Kremlin Critic Navalny Looks Thin and Drained After Hunger Strike

MOSCOW (Reuters) —
Russian opposition leader Alexei Navalny is seen on screens via video link before a hearing to consider an appeal against an earlier court decision that found him guilty of slandering a Russian World War II veteran, in Moscow, Thursday. (Press Service of Babushkinsky District Court of Moscow/Handout via Reuters)

Jailed Kremlin critic Alexei Navalny, looking gaunt and drained after a hunger strike, denounced Russia’s justice system on Thursday as his team said he faced new criminal charges and that it was disbanding a network of regional campaign offices.

In his first appearance since declaring an end to the three-week hunger strike last week, Navalny, his head shaven, remained defiant, though a blurry video link from jail during a legal hearing in a separate case showed he had lost weight.

Rejecting accusations in the separate case of defaming a World War II veteran, Navalny said, “I demand that people who signed signatures [against him and] the prosecutors be brought to criminal justice.”

But after weeks of mounting pressure, his allies announced they were disbanding his network of campaign offices across Russia as a court considers whether to declare them and his Anti-Corruption Foundation (FBK) “extremist.”

If the network is declared extremist, authorities will gain the legal power to hand down jail terms to activists and freeze bank accounts. The court said on Thursday it would hold its next hearing in the case on May 17.

“Maintaining the work of Navalny‘s network of headquarters in its current form is impossible: It would immediately… lead to criminal sentences for those who work in the headquarters, who collaborate with them and for those who help them,” Leonid Volkov, one of Navalny‘s close allies, said in an online video.

He said many of the offices would try to function as entirely independent regional structures led by their own leaders.

The FBK has already been partially barred from accessing its bank accounts and from organizing protests and publishing media articles.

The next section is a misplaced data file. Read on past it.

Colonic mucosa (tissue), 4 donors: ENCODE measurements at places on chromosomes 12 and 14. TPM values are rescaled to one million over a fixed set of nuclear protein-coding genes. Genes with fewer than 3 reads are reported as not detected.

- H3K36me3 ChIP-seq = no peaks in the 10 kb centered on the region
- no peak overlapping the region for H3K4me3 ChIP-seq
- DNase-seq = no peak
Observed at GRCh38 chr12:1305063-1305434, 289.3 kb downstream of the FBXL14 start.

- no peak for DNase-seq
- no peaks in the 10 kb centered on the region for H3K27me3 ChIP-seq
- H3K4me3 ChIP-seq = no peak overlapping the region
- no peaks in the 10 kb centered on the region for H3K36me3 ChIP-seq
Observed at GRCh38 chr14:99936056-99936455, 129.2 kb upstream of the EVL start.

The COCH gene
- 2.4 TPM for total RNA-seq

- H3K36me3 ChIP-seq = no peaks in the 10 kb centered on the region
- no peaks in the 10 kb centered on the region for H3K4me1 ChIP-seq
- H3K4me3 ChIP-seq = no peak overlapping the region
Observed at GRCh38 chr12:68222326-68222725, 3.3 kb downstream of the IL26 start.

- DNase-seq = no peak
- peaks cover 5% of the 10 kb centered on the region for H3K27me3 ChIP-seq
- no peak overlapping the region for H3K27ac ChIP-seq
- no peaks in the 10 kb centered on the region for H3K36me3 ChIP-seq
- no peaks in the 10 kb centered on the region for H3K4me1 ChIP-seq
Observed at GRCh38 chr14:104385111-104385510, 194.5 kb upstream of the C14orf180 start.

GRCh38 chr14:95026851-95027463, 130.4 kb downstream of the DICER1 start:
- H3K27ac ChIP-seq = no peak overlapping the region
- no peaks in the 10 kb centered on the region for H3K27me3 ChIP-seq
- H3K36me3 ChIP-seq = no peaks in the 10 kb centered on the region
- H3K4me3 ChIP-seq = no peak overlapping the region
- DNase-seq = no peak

Navalny‘s allies also said a new criminal case had been opened against him for allegedly setting up a non-profit organization that infringed on the rights of citizens.

Navalny, 44, is serving a 2-½ year jail sentence for parole violations on an earlier conviction that he says was politically motivated.

He declared his hunger strike in prison on March 31 to demand proper medical care for leg and back pain, but said on April 23 that he would start gradually ending it after getting medical care. Pressure has been mounting on him and his campaigning against political and business corruption for months. Last year, Navalny accused President Vladimir Putin of being behind an attack on him with a nerve agent that he survived.

Russian authorities denied any involvement and questioned whether he was even poisoned but Western countries have imposed sanctions on Moscow over its treatment of Navalny. Navalny recovered in Germany from the nerve agent attack, but was arrested on his return to Russia in January and sentenced the following month. He has also been convicted of defamation in the separate case against him, which he denies.

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